Dissident Gardens is an episodic novel full of gaps and silences. It’s unusually generous to its characters, each of whom is presented from their own point of view for a long stretch. On a first reading, this means that Rose and Miriam, the two most charismatic, forceful figures, dominate. Rose is a monster – “less a mother than some preening and jealous Shakespearean lover”; Miriam is “a Bolshevik of the five senses”. In the novel’s funniest, most dramatic scene, Rose catches teenage Miriam trying to have sex for the first time and responds with a tirade in which she puts first her own head into a lit gas oven, and then her daughter’s. The pair are well-matched; but where Rose bludgeons, Miriam charms. If Lenny, Tommy the folk singer, Cicero and Sergius pale by comparison, it’s because they’re walking around in someone else’s shadow. If Rose (according to cousin Lenny) is “a tundra wolf, a Darwin creature, surviving on treachery and scraps”, it’s because she has decided to be. In a flashback to her early days with ineffectual émigré Albert, who longs for his life in Germany, a hitherto cowed and lower-class Rose realises that marriage is “a highly dialectical situation”. She speaks up, never to be silent again.

Miriam is another, less idealised, incarnation of Rachel Ebdus, the mother who disappears in The Fortress of Solitude. In that novel, Rachel Ebdus tells her son Dylan – one of only three white children in his school in Gowanus – how to survive on the block: “be wilder than they are, wear flames in your hair, that’s my recommendation”. Dylan never quite succeeds, until he gets to the most expensive college in America and fakes it for those who’ve never met the real thing.

Transplanted from Brooklyn to Queens, Miriam is a confident, worldly-wise figure who streaks through the novel, but is as trapped by her time and circumstances as her mother. Men always give her a hearing, but “Her fiercest sincerities were translated by the male ego, on arrival, into daffy flirtation.” Later, she’s the go-to confidante for yippie girls with “the special ironic burden of the chauvinist hippie boyfriend”. But just as Rachel leaves her “bohemian demimonde, a hippie dream”, so does Miriam. The countercultural space they both inhabit is too easily co-opted by the people and forces they hate.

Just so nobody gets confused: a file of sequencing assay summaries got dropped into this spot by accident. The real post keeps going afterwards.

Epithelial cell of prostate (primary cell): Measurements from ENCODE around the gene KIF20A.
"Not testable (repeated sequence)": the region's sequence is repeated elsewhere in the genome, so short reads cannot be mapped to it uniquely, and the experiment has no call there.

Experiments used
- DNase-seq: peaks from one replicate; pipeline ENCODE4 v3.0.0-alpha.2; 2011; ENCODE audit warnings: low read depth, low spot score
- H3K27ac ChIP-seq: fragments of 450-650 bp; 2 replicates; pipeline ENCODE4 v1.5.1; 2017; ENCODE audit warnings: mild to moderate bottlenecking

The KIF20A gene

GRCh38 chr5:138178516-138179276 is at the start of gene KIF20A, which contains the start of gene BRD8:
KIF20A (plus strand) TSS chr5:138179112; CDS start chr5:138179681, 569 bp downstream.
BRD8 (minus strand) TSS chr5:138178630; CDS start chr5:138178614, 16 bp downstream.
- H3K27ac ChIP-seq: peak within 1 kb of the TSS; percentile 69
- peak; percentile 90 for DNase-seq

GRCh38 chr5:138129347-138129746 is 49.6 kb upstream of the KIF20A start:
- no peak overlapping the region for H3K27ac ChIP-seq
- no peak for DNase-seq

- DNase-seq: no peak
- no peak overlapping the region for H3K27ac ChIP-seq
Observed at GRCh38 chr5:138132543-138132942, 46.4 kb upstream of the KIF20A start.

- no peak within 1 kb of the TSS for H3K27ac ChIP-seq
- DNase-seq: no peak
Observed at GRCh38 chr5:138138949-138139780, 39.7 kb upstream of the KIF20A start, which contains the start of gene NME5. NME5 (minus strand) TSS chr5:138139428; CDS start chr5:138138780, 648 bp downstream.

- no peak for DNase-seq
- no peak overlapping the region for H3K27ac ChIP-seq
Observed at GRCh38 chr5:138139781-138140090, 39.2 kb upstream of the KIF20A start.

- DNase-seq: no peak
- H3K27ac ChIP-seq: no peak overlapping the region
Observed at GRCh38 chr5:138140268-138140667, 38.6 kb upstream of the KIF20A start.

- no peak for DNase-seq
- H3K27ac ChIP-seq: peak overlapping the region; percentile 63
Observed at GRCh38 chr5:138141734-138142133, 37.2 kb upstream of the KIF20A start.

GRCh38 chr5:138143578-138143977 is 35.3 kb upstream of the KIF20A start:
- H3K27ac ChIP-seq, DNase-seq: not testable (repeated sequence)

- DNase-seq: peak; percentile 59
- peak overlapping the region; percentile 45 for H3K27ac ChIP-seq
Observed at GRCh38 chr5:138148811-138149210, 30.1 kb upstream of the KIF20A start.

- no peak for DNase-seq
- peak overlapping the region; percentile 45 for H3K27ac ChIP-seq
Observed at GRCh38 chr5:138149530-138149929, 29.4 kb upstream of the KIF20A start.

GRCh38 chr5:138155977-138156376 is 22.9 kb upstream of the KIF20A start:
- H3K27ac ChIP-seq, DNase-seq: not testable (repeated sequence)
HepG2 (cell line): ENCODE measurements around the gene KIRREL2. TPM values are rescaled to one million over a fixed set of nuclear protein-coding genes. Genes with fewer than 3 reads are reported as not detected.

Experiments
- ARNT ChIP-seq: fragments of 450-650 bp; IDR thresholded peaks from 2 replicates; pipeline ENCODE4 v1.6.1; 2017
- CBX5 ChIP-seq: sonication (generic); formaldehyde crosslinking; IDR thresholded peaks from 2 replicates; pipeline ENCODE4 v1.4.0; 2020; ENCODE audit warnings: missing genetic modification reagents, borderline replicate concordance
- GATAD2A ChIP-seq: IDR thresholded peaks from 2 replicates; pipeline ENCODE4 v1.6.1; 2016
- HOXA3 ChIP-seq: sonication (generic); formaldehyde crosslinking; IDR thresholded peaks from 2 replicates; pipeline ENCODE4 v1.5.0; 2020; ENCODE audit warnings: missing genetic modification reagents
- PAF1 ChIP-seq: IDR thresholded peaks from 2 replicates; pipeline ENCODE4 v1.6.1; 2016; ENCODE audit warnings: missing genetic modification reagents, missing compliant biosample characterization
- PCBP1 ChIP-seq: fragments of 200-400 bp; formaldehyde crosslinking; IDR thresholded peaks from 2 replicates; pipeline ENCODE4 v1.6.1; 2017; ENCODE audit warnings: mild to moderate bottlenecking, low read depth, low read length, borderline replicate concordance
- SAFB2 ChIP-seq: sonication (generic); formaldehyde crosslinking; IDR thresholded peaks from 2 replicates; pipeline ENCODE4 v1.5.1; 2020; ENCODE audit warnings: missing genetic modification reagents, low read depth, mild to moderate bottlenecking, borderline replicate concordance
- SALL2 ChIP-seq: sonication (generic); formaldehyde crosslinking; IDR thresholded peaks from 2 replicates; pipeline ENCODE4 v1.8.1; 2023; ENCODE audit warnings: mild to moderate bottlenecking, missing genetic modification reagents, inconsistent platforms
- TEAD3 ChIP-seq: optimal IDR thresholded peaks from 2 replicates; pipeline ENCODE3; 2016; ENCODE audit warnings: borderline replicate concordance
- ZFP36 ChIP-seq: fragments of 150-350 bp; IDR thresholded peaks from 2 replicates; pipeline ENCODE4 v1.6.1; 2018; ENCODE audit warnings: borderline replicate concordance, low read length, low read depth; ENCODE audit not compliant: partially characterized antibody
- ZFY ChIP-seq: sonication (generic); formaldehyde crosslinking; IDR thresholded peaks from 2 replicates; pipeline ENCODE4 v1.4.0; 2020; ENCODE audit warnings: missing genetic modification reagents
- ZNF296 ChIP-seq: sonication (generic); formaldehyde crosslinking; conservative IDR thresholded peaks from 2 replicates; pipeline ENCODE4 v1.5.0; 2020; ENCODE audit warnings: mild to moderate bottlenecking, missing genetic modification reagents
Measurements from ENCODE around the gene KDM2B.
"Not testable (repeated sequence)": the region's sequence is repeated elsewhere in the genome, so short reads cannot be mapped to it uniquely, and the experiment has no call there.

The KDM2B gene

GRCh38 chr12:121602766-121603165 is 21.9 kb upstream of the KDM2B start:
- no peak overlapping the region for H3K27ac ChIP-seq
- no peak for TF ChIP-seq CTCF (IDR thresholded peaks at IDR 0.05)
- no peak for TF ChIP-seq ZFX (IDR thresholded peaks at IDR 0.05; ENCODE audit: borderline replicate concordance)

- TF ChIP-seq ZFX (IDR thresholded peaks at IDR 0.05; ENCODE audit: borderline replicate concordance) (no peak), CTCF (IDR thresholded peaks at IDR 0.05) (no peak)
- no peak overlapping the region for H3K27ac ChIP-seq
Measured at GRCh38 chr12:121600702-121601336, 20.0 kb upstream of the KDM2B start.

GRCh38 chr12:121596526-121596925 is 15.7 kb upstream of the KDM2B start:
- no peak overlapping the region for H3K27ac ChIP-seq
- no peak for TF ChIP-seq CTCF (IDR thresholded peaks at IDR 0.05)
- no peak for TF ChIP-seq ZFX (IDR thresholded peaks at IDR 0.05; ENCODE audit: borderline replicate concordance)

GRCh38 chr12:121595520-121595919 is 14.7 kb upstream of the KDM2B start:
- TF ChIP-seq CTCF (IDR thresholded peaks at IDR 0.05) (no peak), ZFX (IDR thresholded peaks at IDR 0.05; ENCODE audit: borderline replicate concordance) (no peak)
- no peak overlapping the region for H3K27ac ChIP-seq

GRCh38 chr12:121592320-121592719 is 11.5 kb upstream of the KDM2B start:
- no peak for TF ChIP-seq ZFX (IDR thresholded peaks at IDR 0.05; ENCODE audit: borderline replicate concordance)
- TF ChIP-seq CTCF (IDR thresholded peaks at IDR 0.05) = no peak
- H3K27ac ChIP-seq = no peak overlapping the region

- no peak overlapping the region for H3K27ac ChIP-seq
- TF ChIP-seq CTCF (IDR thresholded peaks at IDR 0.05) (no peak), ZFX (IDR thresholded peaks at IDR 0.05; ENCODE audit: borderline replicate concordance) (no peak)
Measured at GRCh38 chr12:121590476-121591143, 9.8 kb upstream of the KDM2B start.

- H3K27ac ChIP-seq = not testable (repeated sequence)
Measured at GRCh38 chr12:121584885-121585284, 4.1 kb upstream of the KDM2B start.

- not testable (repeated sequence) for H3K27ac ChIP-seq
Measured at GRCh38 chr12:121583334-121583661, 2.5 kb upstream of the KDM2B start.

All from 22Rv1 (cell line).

The continuous strand in Dissident Gardens is not family, but its kaleidoscopic treatment of American Communism. Rose’s expulsion comes just months before Khrushchev’s speech to the Twentieth Party Congress; by 1957, the American Communist Party had only 5,000 members (down from an peak of 75,000 after the Second World War). Communism in Dissident Gardens is mainly “a prophecy of the Future” and Rose’s belief in the future ends in 1955. While she settles for a lifetime of furious, tyrannical disappointment, everyone else opts for some kind of displacement activity and political commitments move into bohemia or the academy. Miriam chooses hippiedom, Lenny crushes on Miriam, Cicero has a book published by Verso – and right at the end Sergius has sex in an airport bathroom with a girl from the Occupy camp, and comes out as “a fellow traveler”. It might seem like a weak ending – but it’s a satisfyingly ambiguous one; none of the characters has a much better claim to authenticity – or effectiveness – than any of the others. Even Miriam, the ultimate New Yorker, fluffs her appearance on a TV gameshow, stumbling on the questions about her hometown. Her folk-singer husband is mostly ridiculous: he was in a mildly successful harmony group with his two brothers until he meets Miriam and starts finding songs in headlines. But Tommy’s conversion – to Miriam mostly – is touching in its naiveté: “Nothing in The Pelican Anthology of Love Poetry had prepared him remotely.”

After eight novels and several non-fiction books, Jonathan Lethem now seems like the best chronicler of bohemia and its failures, the greatest of which, his work seems to say, is “gentrification”. In The Fortress of Solitude the adult Dylan, whose parents (like Lethem’s) were the first generation of artists who moved into Brooklyn, realises: “A gentrification was the scar left by a dream, Utopia the show which always closed on opening night.” In Dissident Gardens, Lethem has for the first time moved back into history, instead of relying on memory or the structures of genre fiction. His real termite move, here as elsewhere, is to look at present scars unflinchingly and to show that his work, if anyone doubted it, has been political all along.

Dissident Gardens by Jonathan Lethem is published by Jonathan Cape